Captive breeding and reintroduction evaluation criteria: a case study of peninsular bighorn sheep

  • Published source details Ostermann S.D., Deforge J.R. & Edge W.D. (2001) Captive breeding and reintroduction evaluation criteria: a case study of peninsular bighorn sheep. Conservation Biology, 15, 749-760.


This study is summarised as evidence for the following.

Action Category

Release translocated/captive-bred mammals in family/social groups

Action Link
Terrestrial Mammal Conservation
  1. Release translocated/captive-bred mammals in family/social groups

    A study in 1985–1998 in a shrub-dominated mountain area in California, USA (Ostermann et al. 2001) found that captive-reared bighorn sheep Ovis canadensis released into the wild in groups had similar survival and population recruitment rates compared to wild-reared sheep, but the overall population declined over 14 years. Captive-reared released and wild-reared bighorn sheep had similar average annual survival (captive-reared: 80%; wild-reared: 81%) and recruitment rates (captive-reared: 0.14 lambs/adult female; wild-reared: 0.14 lambs/adult female). However, despite releases, the overall population at the study site declined over 14 years from an estimated 40 sheep in 1985 to 22 sheep in 1998. In 1985–1998, seventy-four captive-reared bighorn sheep were released at three sites in a 70-km2 area. Captive-reared sheep included 49 captive-born and 25 wild-born lambs brought into captivity at 1–5 months of age. Captive-reared sheep were released in 33 groups of 1–6 animals, mostly when one year old. Water was provided at the release site for 3–20 days post-release. Released sheep were ear-tagged and radio-collared and monitored at least once/week during each of 14 years in 1985–1998. Survival and reproduction were compared with those of 43 wild-reared sheep radio-tracked in the study area during the same time period.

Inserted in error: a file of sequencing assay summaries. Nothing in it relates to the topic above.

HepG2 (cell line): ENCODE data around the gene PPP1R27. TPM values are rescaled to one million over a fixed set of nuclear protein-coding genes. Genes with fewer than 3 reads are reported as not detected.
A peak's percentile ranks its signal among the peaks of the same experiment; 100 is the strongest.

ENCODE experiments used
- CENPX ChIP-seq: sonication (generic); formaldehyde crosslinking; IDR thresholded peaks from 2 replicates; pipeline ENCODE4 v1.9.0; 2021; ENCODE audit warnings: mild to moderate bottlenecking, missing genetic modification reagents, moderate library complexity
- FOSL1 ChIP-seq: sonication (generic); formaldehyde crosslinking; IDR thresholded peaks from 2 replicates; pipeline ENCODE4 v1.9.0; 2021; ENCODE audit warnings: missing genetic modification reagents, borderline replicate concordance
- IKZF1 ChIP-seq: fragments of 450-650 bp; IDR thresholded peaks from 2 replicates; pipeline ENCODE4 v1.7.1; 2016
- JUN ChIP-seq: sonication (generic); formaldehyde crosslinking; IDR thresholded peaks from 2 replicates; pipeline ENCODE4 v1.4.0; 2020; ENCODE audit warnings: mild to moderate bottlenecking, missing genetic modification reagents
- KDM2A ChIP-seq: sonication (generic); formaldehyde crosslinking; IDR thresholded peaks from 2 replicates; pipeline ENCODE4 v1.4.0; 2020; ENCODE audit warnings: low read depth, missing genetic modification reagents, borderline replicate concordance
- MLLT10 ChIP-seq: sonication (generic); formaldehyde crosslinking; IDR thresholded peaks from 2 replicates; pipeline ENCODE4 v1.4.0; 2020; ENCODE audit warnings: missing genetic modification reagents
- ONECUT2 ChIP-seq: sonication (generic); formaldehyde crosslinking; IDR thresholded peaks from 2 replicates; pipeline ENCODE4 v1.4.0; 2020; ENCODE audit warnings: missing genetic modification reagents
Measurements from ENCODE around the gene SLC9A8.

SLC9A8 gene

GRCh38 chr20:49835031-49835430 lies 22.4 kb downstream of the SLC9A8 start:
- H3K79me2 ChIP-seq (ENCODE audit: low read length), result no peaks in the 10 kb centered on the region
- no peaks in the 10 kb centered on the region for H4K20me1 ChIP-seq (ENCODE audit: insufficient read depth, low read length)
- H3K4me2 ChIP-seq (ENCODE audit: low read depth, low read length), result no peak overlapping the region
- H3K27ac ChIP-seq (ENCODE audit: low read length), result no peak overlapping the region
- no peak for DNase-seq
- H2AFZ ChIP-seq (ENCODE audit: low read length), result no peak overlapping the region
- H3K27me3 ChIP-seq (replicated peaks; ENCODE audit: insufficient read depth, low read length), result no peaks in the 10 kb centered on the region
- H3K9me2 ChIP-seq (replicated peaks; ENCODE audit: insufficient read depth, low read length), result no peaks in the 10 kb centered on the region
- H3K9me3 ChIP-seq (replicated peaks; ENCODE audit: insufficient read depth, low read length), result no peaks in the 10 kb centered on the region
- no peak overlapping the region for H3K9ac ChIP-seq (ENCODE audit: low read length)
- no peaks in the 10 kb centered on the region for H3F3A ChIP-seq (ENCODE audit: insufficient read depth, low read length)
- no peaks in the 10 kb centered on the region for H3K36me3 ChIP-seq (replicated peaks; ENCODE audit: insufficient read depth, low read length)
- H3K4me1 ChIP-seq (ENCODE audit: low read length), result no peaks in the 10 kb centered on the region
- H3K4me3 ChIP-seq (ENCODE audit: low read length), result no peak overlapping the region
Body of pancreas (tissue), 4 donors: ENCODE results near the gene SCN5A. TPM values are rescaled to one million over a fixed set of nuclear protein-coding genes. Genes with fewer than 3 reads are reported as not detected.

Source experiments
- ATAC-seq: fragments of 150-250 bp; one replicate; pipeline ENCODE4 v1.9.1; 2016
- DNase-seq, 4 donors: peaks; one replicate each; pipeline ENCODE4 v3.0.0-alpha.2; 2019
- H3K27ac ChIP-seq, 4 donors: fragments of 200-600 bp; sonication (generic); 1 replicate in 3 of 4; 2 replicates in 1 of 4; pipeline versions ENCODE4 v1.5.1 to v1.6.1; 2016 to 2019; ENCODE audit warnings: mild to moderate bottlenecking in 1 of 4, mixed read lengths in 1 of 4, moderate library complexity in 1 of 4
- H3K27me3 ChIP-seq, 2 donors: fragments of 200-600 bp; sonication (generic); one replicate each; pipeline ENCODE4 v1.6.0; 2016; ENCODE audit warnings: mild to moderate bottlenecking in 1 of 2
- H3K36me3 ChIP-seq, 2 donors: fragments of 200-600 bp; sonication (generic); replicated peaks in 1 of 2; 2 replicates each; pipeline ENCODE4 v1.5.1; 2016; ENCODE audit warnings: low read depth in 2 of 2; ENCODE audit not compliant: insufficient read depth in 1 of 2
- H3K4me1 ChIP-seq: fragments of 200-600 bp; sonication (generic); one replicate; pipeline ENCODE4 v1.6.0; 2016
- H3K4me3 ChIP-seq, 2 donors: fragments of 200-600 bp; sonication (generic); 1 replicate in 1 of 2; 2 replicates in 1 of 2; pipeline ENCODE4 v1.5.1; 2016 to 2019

(Summarised by: Ricardo Rocha)

Output references
What Works 2021 cover

What Works in Conservation

What Works in Conservation provides expert assessments of the effectiveness of actions, based on summarised evidence, in synopses. Subjects covered so far include amphibians, birds, mammals, forests, peatland and control of freshwater invasive species. More are in progress.

More about What Works in Conservation

Download free PDF or purchase
The Conservation Evidence Journal

The Conservation Evidence Journal

An online, free to publish in, open-access journal publishing results from research and projects that test the effectiveness of conservation actions.

Read the latest volume: Volume 21

Go to the CE Journal

Discover more on our blog

Our blog contains the latest news and updates from the Conservation Evidence team, the Conservation Evidence Journal, and our global partners in evidence-based conservation.

Who uses Conservation Evidence?

Meet some of the evidence champions

Endangered Landscape ProgrammeRed List Champion - Arc Kent Wildlife Trust The Rufford Foundation Save the Frogs - Ghana Mauritian Wildlife Supporting Conservation Leaders
Sustainability Dashboard National Biodiversity Network Frog Life The international journey of Conservation - Oryx Cool Farm Alliance UNEP AWFA Bat Conservation InternationalPeople trust for endangered species Vincet Wildlife Trust